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Heart Disease – Differences in Men and Women

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After cancer, heart disease is the second leading cause of death in Canada. In 2012, heart disease accounted for 20 percent of all recorded deaths in the country. Heart disease, also called ischemic heart disease or coronary heart disease, is caused by a build-up of plaque in the heart’s arteries, which could lead to many health problems, including a heart attack or heart failure.

According to a 2018 Heart Report released by the Heart and Stroke Foundation, a woman dies of heart disease in Canada every 20 minutes. In Canada, The Heart & Stroke Foundation found that heart disease in women is under-researched, under-diagnosed, under-treated, under-supported during recovery and under-aware of their risks. Two-thirds of clinical research on heart disease is still focused on men.

The Stats

The 2018 Heart Report highlighted some interesting and shocking facts:blood pressure monitor and pills

  • Women are five times more likely to die from heart disease than breast cancer;
  • Early signs of an imminent heart attack were missed in approximately 78 per cent of women, according to a past study;
  • Women are more likely than men to die or have a second heart attack within the first six months of experiencing a cardiac event.

The Heart and Stroke Foundation states that 90 per cent of people in Canada have at least one risk factor for heart conditions. That’s a lot of people, which means adopting a healthy lifestyle and taking preventative measures is key to decreasing the risk of heart disease or failure.

Risk Factors for Women
Women with diabetes, who come from certain ethnic backgrounds or who are couple hugging experiencing menopause are at a higher risk of developing heart disease or heart failure. The estrogen present in women’s bodies pre-menopause seems to protect from heart disease. However, there are exceptions to this rule. For example, pre-menopausal women who are diabetic will have a similar risk to men of the same age because diabetes cancels out the protective effect of estrogen. When women enter menopause, the decreased levels of estrogen tend to lead to higher cholesterol, higher blood pressure and increased body fat, all of which increases the risk of heart disease and heart failure.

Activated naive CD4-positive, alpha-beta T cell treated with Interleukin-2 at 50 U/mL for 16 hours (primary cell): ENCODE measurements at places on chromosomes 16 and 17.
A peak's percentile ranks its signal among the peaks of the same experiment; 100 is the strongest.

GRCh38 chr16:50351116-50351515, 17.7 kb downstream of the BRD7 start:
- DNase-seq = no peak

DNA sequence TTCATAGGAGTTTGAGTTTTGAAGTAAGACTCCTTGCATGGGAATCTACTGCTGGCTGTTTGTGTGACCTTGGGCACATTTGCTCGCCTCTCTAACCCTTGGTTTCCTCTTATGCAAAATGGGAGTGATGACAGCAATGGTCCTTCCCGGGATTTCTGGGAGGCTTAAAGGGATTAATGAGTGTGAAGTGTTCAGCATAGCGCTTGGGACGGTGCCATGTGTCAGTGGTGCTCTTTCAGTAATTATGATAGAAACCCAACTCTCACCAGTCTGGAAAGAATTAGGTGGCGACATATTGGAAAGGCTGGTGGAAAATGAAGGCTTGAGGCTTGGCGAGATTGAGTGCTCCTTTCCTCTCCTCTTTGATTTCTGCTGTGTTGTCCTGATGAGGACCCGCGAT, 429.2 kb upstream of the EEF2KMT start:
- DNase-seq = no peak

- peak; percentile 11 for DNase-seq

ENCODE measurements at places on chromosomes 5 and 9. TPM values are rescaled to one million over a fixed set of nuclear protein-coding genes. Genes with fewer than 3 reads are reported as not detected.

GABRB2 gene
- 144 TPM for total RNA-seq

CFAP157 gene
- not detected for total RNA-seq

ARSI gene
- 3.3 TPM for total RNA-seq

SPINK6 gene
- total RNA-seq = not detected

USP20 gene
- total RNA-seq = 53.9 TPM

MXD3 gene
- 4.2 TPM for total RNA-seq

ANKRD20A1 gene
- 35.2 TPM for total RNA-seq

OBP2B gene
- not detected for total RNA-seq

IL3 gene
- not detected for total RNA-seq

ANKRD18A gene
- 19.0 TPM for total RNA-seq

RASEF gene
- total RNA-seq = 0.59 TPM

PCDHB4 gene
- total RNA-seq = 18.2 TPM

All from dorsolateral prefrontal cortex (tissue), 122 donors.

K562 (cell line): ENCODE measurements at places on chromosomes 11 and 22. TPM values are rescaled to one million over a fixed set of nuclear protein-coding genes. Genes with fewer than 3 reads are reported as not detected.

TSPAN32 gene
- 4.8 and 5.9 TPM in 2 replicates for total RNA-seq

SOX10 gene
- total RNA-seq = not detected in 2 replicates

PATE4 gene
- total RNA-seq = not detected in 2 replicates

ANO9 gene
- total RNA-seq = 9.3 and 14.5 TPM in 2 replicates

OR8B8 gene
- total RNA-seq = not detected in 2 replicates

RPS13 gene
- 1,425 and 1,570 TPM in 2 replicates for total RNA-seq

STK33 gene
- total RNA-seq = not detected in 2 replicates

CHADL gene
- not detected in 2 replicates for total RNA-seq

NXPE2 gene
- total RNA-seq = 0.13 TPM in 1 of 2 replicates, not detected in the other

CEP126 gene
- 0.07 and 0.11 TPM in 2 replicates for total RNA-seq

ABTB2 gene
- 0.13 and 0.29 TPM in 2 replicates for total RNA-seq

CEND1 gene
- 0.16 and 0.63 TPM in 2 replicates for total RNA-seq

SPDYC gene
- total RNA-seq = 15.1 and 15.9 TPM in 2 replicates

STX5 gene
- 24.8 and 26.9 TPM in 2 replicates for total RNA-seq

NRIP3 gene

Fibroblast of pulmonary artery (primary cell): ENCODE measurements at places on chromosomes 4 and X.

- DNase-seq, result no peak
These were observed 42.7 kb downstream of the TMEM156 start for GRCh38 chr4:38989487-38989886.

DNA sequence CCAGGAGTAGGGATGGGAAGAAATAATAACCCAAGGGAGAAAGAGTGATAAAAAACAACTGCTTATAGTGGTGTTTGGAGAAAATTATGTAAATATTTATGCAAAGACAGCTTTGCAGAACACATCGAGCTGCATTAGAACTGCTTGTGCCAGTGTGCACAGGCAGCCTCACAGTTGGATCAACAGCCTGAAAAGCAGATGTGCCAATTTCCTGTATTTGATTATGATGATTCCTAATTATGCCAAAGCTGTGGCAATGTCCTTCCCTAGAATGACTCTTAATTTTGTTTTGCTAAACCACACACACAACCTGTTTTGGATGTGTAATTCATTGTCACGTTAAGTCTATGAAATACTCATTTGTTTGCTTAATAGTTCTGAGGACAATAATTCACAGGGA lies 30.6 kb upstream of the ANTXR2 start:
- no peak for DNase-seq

Women who are obese, smoke, drink excessively or have other unhealthy lifestyle traits also increase their risk of developing heart disease and heart failure.

Risk Factors for Men
As with women, men who smoke, drink excessively and are obese are at a higher risk of developing heart disease or heart failure. However, there are medical traits that are unique to men, when it comes to heart health.

Studies are being conducted at John Hopkins Medical as early research indicates that low testosterone may contribute to heart disease. Low testosterone, often linked to low sex drive, may actually be indicative of a larger, more complicated health issue, such as heart disease.

Interestingly, men who also had heavy calcium build-up in their arteries were 43 percent more likely to develop erectile issues down the road. This places emphasis on the importance of coronary calcium screenings, which are CT scans that measure calcium build-up in heart arteries.

Stress and anxiety, which can lead to anger, raises blood pressure and stress hormone levels. This can result in restricted blood flow to the heart – and the damage can be immediate! Tests have shown that two hours following an angry outburst, the risk of a heart attack goes up five times!

It’s important to note that women also can experience stress and anxiety and have angry outbursts, which all affect the heart!

How Men and Women Can Reduce Risk of Heart Disease
Although the causes and symptoms of heart disease differ in men and women, the ways man walking on the beachto reduce risk are the same for both sexes. The general rule: eat healthy, don’t smoke, don’t drink excessively and be active. If you’re already at risk of developing heart disease, then prevention is key. It’s never too late to adopt a healthier lifestyle. If you need support, speak to your doctor, a dietitian or a psychologist, to help put you on the path to better health.

Being active is important for everyone. Movement is easy and does not have to be complicated or involve a gym. Go for a walk, take an aquacise class or gentle restorative yoga. Any kind of movement has benefits. Start slow and work your way up!

Read our other various blogs related to heart health to learn more!

 

References

https://www.heartandstroke.ca/what-we-do/media-centre/news-releases/2018-heart-report-news-release

https://www.canada.ca/en/public-health/services/publications/diseases-conditions/report-heart-disease-Canada-2018.html

https://www.heartandstroke.ca/-/media/pdf-files/canada/health-information-catalogue/en-heartsmart-women.ashx

https://www.heartandstroke.ca/-/media/pdf-files/canada/2019-report/heartandstrokereport2019.ashx

https://www.heartandstroke.ca/heart/risk-and-prevention/womens-unique-risk-factors